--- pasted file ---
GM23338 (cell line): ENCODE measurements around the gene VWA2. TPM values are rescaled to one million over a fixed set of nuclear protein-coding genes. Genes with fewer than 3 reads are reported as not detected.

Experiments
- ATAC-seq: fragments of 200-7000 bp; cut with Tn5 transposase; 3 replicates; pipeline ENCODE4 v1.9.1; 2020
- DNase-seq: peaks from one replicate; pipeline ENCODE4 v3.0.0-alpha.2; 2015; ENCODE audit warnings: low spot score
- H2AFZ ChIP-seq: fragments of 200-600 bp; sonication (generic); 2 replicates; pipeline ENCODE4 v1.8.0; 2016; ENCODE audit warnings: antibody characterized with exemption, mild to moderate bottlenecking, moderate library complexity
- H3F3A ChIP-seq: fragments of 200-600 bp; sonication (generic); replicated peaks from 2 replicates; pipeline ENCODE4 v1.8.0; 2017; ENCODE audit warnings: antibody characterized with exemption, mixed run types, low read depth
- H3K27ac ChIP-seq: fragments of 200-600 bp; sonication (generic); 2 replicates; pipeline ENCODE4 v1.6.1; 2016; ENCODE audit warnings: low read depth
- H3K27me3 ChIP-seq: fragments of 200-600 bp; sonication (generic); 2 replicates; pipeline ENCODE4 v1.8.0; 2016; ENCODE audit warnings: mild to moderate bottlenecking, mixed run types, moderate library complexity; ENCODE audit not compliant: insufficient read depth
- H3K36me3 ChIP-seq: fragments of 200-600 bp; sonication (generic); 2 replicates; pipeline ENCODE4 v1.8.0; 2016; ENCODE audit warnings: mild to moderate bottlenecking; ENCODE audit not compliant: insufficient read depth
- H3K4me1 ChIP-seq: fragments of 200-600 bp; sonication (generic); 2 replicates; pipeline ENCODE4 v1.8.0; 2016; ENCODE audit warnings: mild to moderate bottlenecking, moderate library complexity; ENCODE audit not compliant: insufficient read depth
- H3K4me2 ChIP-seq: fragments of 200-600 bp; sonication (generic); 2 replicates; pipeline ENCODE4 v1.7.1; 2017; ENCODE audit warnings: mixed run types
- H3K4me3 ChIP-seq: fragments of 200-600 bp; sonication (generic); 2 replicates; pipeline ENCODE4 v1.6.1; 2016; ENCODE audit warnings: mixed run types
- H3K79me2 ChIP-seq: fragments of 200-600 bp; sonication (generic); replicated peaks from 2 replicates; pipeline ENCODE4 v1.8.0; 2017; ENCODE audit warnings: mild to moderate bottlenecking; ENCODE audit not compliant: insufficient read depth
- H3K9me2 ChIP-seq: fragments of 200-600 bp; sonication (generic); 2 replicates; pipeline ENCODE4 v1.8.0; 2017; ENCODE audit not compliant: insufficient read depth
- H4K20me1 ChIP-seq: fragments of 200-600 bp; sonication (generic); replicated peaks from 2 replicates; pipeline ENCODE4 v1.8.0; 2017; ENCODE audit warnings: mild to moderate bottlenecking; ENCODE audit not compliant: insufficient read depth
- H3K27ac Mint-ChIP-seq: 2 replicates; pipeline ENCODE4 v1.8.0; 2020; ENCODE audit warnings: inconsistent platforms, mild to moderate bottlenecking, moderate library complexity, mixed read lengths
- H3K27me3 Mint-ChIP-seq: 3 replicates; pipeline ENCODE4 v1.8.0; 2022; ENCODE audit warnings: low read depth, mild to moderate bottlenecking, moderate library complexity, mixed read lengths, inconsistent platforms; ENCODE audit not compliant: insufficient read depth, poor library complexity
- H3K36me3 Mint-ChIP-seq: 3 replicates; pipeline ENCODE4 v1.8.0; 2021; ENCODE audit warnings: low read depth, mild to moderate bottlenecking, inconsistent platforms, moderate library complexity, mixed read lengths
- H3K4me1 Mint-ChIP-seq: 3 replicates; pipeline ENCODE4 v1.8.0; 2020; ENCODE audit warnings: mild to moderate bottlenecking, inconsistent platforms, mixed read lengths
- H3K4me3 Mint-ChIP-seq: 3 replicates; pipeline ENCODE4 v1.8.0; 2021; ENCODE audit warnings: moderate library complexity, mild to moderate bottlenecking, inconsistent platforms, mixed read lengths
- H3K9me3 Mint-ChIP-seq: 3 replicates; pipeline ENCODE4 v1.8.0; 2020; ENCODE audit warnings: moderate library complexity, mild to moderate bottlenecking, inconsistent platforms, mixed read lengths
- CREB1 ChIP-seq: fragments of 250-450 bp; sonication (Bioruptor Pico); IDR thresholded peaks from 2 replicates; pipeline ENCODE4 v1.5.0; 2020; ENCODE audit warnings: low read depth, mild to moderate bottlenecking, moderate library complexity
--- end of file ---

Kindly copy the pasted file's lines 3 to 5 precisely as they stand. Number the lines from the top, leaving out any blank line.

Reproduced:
- ATAC-seq: fragments of 200-7000 bp; cut with Tn5 transposase; 3 replicates; pipeline ENCODE4 v1.9.1; 2020
- DNase-seq: peaks from one replicate; pipeline ENCODE4 v3.0.0-alpha.2; 2015; ENCODE audit warnings: low spot score
- H2AFZ ChIP-seq: fragments of 200-600 bp; sonication (generic); 2 replicates; pipeline ENCODE4 v1.8.0; 2016; ENCODE audit warnings: antibody characterized with exemption, mild to moderate bottlenecking, moderate library complexity